When the U.S. shut down in response to COVID-19, many government agencies were overwhelmed by requests for help and information. One of those was Georgia’s Department of Labor (DOL) which had to deal with the unemployment rate doubling to 6.7% practically overnight. In business terms, this was a customer service crisis — and customer service is integral to customer experience.
“When things shut down and people were furloughed, they had to get unemployment and the phone lines were so crowded with people that they were eventually hanging on for hours and then being hung up on just because of the technical limitation,” said Donna Summer, operations and delivery manager for Digital Services Georgia (DSG).
DSG had a solution that wasn’t on a lot of peoples’ radar in 2020 but is now: Chatbots. Fortunately for all involved, the agency had been investigating chatbots for a while when this crisis hit.
“Even before COVID, we were researching chatbots,” Summer said. “Our motivation there is always to just meet our citizens wherever they are. We just want to make things easier for them and phone calls, emails take time. Some people that’s just not their mode. They prefer social media. Do they prefer a chatbot? So we were looking into it, but then, when COVID happened, we had to escalate our plans, really fast.”
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How fast? About three days. It was a very out-of-the-box implementation but it allowed them to automate the handling of a key customer pain point: Lost passwords.
“Can you imagine sitting on hold for three hours and not being able to log in and do whatever they had to do to get their unemployment?” she said. “So that was an immediate need and we’ve just kind of learned or are trying to learn how to optimize the chatbots from there.”
Now DSG is hoping other state agencies will see chatbots’ usefulness without being hit by a crisis. To that end, they’ve deployed one on their own site.
During their previous research, the agency put out a request for qualified vendors and become familiar with a number of companies. The one that stood out for them was Ivy.ai because you can limit where their chatbots get their data from. This limits the risk of “hallucinations,” when the AI invents answers.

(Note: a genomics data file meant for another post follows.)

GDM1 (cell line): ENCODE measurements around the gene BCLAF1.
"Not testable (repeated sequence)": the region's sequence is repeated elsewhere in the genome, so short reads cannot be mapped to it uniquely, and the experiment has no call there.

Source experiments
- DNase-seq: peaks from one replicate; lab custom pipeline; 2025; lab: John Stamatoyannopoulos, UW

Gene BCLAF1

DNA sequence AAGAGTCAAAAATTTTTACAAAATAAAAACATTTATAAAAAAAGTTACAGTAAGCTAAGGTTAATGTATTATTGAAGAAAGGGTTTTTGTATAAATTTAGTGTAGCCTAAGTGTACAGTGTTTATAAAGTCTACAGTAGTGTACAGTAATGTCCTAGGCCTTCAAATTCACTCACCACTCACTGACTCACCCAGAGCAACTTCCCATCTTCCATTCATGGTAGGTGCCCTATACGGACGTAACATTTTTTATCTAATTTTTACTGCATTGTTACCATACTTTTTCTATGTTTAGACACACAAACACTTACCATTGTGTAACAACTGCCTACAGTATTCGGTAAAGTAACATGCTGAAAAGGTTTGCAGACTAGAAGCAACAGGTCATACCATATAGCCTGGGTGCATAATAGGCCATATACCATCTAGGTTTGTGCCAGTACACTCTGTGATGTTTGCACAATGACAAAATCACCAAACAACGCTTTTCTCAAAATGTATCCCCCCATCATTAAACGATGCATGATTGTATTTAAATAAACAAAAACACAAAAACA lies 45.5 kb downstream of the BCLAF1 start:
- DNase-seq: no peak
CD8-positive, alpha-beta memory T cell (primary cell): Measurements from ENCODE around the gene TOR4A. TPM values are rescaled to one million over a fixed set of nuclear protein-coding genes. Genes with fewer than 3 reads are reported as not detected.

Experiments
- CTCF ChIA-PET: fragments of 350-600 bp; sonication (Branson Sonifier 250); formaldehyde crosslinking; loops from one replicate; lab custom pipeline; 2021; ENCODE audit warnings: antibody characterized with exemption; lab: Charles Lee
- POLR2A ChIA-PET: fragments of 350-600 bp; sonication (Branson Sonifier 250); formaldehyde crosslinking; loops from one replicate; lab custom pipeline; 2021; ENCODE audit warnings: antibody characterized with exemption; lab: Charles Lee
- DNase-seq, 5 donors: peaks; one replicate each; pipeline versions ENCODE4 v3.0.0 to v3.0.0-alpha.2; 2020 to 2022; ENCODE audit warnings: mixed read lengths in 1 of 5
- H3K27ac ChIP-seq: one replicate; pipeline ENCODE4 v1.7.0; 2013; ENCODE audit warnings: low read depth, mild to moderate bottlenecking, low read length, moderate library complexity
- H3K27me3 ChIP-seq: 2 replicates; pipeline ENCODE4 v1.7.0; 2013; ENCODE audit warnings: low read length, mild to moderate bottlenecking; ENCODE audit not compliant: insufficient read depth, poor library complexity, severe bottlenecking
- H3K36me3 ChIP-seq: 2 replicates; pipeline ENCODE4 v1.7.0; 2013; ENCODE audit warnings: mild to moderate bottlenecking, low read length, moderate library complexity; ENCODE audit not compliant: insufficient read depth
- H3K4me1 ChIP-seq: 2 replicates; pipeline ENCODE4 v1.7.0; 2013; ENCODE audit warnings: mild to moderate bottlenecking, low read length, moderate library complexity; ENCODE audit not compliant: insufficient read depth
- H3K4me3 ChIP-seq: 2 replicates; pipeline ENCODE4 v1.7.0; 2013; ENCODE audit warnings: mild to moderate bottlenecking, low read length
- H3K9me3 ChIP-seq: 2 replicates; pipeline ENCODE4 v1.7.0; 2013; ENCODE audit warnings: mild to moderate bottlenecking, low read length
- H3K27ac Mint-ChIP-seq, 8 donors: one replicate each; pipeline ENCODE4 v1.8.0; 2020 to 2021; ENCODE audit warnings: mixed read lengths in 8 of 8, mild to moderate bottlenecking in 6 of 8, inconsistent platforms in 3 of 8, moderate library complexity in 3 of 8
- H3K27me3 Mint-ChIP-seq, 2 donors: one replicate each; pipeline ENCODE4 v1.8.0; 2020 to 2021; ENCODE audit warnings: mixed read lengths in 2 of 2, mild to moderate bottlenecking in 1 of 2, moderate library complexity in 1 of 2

“We build the bots using the customers’ sources of data,” said Sharon Harrison, Ivy’s vice president of marketing. “So it’s not bots going out and combing Google and wherever the hell else for information. You’re providing us with your sources of content — web pages, PDFs, spreadsheets, videos. And so the guard rails are that the bot is only looking for answers within that data set.”
For Summer and DSG, the use of chatbots is a customer service issue: How do you meet the customer where they are, when they are and in a way that’s easy for them to understand and use.
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“Someone who works the night shift and they need information when nobody’s there, they can get it,” said Summer. “If they’re not someone who’s comfortable searching a website for information, they can just type in the question that they have, which is really nice. It’s on their terms.”
Harrison says that in addition to that, the chatbot is a force multiplier.
“Let’s say Kara’s on my marketing team and right now she’s surrounded by emails and phone calls,” said Harrison. “Well, if I can pull Kara away from that and let her actually use her skills to help with the implementation of the marketing strategy. I’d rather her be answering the questions that escalate and requires one-to-one attention versus the tier-one, low-hanging fruit stuff. That creates staff turnover because everybody burns out from those things.”
Hopefully, the increasing use of chatbots means organizations will already have the infrastructure in place to help their customers when the next crisis hits.
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